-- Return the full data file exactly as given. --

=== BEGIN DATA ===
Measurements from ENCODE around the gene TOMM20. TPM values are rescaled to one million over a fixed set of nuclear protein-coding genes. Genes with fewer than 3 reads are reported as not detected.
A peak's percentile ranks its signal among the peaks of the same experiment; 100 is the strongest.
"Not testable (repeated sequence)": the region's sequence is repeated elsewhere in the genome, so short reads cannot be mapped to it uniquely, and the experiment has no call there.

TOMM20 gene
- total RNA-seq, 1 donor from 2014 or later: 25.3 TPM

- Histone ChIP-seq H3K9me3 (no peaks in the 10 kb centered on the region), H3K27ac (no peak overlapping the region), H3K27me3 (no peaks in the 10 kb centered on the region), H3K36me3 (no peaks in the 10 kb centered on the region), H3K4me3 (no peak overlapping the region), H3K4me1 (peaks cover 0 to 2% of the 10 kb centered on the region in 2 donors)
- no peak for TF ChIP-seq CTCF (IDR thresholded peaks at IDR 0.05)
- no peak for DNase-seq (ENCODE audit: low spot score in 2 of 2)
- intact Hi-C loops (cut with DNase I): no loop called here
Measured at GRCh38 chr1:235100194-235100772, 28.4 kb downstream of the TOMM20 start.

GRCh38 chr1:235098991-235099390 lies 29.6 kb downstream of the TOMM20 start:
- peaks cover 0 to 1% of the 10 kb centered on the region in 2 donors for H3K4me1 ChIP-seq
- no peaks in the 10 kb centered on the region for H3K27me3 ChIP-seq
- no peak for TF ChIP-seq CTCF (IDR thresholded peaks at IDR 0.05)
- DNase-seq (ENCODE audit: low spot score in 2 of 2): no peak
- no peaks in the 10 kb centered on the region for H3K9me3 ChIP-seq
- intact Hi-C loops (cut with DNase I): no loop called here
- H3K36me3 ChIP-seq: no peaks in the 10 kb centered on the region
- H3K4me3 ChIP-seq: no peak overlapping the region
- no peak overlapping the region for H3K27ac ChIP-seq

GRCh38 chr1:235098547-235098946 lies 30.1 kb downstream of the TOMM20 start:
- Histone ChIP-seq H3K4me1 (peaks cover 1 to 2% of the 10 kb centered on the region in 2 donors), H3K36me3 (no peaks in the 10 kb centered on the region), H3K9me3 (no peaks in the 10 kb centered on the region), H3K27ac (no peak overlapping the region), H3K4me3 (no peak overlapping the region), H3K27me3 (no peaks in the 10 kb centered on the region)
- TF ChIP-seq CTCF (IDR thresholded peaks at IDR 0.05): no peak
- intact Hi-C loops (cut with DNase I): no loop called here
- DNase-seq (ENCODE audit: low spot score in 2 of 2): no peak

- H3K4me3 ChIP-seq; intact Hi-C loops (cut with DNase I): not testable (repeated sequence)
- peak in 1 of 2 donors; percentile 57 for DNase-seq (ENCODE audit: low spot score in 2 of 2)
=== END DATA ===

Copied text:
Measurements from ENCODE around the gene TOMM20. TPM values are rescaled to one million over a fixed set of nuclear protein-coding genes. Genes with fewer than 3 reads are reported as not detected.
A peak's percentile ranks its signal among the peaks of the same experiment; 100 is the strongest.
"Not testable (repeated sequence)": the region's sequence is repeated elsewhere in the genome, so short reads cannot be mapped to it uniquely, and the experiment has no call there.

TOMM20 gene
- total RNA-seq, 1 donor from 2014 or later: 25.3 TPM

- Histone ChIP-seq H3K9me3 (no peaks in the 10 kb centered on the region), H3K27ac (no peak overlapping the region), H3K27me3 (no peaks in the 10 kb centered on the region), H3K36me3 (no peaks in the 10 kb centered on the region), H3K4me3 (no peak overlapping the region), H3K4me1 (peaks cover 0 to 2% of the 10 kb centered on the region in 2 donors)
- no peak for TF ChIP-seq CTCF (IDR thresholded peaks at IDR 0.05)
- no peak for DNase-seq (ENCODE audit: low spot score in 2 of 2)
- intact Hi-C loops (cut with DNase I): no loop called here
Measured at GRCh38 chr1:235100194-235100772, 28.4 kb downstream of the TOMM20 start.

GRCh38 chr1:235098991-235099390 lies 29.6 kb downstream of the TOMM20 start:
- peaks cover 0 to 1% of the 10 kb centered on the region in 2 donors for H3K4me1 ChIP-seq
- no peaks in the 10 kb centered on the region for H3K27me3 ChIP-seq
- no peak for TF ChIP-seq CTCF (IDR thresholded peaks at IDR 0.05)
- DNase-seq (ENCODE audit: low spot score in 2 of 2): no peak
- no peaks in the 10 kb centered on the region for H3K9me3 ChIP-seq
- intact Hi-C loops (cut with DNase I): no loop called here
- H3K36me3 ChIP-seq: no peaks in the 10 kb centered on the region
- H3K4me3 ChIP-seq: no peak overlapping the region
- no peak overlapping the region for H3K27ac ChIP-seq

GRCh38 chr1:235098547-235098946 lies 30.1 kb downstream of the TOMM20 start:
- Histone ChIP-seq H3K4me1 (peaks cover 1 to 2% of the 10 kb centered on the region in 2 donors), H3K36me3 (no peaks in the 10 kb centered on the region), H3K9me3 (no peaks in the 10 kb centered on the region), H3K27ac (no peak overlapping the region), H3K4me3 (no peak overlapping the region), H3K27me3 (no peaks in the 10 kb centered on the region)
- TF ChIP-seq CTCF (IDR thresholded peaks at IDR 0.05): no peak
- intact Hi-C loops (cut with DNase I): no loop called here
- DNase-seq (ENCODE audit: low spot score in 2 of 2): no peak

- H3K4me3 ChIP-seq; intact Hi-C loops (cut with DNase I): not testable (repeated sequence)
- peak in 1 of 2 donors; percentile 57 for DNase-seq (ENCODE audit: low spot score in 2 of 2)